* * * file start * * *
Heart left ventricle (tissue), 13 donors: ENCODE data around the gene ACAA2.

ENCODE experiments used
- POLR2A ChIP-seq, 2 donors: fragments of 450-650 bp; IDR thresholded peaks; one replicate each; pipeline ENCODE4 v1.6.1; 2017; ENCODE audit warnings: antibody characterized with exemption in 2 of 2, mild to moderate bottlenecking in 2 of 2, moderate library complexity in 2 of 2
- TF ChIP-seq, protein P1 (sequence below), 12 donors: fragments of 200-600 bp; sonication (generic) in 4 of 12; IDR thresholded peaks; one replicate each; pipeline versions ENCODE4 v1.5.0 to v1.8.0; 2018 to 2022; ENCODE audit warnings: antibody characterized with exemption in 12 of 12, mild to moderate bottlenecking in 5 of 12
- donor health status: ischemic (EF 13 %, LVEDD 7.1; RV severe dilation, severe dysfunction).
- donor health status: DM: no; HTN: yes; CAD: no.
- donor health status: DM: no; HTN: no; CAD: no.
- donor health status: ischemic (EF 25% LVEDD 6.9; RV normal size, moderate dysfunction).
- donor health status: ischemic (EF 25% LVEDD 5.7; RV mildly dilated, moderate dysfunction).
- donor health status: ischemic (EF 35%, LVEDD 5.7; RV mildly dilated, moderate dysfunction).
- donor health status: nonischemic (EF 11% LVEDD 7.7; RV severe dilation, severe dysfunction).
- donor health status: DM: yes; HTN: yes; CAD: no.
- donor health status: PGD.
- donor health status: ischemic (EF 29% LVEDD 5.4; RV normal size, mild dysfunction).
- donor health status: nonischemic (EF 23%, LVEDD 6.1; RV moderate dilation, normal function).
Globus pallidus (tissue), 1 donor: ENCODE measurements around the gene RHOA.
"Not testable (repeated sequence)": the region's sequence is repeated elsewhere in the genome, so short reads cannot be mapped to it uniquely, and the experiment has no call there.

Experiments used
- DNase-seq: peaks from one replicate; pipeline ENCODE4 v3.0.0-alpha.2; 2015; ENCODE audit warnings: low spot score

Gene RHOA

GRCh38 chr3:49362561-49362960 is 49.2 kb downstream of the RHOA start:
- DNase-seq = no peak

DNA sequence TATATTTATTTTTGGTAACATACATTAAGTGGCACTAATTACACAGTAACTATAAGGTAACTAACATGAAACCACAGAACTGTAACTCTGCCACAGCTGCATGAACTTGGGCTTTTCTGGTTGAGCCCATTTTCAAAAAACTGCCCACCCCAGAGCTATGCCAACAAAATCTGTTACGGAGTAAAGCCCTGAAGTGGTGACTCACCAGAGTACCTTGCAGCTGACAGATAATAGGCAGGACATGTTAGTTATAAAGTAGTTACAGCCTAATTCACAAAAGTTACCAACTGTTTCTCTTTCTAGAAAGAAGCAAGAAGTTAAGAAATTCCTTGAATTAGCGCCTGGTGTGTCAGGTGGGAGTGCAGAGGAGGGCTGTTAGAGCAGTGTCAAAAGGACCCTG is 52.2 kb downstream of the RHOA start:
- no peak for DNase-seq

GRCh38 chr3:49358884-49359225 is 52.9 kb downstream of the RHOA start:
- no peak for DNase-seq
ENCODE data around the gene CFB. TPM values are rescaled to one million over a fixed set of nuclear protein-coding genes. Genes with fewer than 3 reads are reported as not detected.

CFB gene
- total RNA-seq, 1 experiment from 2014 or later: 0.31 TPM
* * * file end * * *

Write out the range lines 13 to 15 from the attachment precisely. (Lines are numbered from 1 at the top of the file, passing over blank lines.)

- donor health status: PGD.
- donor health status: ischemic (EF 29% LVEDD 5.4; RV normal size, mild dysfunction).
- donor health status: nonischemic (EF 23%, LVEDD 6.1; RV moderate dilation, normal function).